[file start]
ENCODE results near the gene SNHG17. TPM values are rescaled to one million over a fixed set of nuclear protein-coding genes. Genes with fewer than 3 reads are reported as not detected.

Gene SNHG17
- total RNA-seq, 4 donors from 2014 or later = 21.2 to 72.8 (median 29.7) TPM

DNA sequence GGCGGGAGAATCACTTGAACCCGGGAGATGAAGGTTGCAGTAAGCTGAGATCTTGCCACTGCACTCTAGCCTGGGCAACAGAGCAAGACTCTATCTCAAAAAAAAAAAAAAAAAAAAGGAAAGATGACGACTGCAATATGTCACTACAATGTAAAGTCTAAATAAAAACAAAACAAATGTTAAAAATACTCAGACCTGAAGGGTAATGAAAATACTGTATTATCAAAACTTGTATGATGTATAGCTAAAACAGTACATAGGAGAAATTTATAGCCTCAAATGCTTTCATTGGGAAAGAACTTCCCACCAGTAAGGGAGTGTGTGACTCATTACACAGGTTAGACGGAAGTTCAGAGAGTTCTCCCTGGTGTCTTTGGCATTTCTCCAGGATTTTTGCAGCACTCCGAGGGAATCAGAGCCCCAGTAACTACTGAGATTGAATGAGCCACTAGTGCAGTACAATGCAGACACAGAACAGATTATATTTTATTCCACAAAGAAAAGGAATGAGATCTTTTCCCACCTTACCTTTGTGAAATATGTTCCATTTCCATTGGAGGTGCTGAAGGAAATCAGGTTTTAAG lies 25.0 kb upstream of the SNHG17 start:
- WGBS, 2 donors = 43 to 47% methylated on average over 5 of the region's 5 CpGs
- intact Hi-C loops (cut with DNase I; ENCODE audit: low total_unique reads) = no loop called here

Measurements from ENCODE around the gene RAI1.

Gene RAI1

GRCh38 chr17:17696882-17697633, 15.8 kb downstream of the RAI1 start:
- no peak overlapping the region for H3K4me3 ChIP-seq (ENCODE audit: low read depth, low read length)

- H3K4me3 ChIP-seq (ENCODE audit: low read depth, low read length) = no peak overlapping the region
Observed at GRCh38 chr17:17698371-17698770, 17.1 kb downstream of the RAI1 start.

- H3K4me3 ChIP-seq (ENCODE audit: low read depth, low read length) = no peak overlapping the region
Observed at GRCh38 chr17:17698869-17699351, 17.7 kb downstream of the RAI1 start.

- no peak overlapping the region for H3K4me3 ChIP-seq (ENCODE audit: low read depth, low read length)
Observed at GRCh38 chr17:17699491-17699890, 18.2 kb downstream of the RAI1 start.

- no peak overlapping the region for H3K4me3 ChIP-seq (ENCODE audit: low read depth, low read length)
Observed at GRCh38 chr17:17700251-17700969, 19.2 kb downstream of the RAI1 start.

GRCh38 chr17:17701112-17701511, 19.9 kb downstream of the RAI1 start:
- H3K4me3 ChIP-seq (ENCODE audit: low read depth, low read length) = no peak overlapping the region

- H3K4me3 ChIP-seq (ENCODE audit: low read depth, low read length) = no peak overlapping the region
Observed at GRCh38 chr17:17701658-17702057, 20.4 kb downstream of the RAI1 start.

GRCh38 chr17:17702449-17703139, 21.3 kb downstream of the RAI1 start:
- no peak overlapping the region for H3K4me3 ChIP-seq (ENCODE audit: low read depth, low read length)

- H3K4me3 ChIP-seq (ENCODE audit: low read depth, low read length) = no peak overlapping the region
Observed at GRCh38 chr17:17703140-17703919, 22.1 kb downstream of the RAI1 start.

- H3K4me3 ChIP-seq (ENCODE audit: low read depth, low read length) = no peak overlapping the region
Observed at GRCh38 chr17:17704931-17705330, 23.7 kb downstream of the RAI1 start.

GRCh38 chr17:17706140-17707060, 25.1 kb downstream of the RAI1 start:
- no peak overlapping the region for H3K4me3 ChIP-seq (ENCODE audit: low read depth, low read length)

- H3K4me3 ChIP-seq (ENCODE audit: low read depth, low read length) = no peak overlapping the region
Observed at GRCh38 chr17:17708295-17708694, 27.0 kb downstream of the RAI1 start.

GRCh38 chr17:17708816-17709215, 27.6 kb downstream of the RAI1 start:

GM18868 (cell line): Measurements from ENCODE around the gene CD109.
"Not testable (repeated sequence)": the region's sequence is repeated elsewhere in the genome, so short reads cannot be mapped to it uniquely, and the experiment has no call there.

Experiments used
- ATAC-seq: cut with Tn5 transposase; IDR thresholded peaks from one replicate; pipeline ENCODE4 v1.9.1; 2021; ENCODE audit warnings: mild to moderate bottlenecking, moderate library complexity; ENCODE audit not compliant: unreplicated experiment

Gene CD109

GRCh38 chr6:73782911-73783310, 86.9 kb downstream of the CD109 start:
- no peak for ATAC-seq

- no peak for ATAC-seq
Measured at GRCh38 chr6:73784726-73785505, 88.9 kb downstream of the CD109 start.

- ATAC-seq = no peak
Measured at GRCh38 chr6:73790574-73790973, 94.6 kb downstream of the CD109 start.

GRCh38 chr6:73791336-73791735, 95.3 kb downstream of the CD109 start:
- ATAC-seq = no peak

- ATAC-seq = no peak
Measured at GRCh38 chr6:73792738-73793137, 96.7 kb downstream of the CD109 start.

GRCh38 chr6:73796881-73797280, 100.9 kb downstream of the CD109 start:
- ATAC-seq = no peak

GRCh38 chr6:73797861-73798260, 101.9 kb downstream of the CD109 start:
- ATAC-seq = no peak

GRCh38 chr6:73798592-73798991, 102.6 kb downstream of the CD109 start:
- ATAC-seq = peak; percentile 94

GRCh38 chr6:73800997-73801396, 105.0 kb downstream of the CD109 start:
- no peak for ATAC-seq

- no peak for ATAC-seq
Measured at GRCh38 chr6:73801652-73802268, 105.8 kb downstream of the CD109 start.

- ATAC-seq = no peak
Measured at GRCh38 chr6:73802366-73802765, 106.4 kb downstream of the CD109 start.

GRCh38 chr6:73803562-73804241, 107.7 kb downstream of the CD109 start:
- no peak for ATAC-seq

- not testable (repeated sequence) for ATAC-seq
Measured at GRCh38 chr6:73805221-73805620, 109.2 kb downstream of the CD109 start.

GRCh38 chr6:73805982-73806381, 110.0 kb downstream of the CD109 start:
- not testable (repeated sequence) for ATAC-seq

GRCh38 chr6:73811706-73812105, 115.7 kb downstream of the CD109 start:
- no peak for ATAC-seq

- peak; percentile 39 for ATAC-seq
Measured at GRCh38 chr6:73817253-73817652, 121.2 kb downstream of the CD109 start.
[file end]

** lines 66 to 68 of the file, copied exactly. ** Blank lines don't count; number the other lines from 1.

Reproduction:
- not testable (repeated sequence) for ATAC-seq

GRCh38 chr6:73811706-73812105, 115.7 kb downstream of the CD109 start:
- no peak for ATAC-seq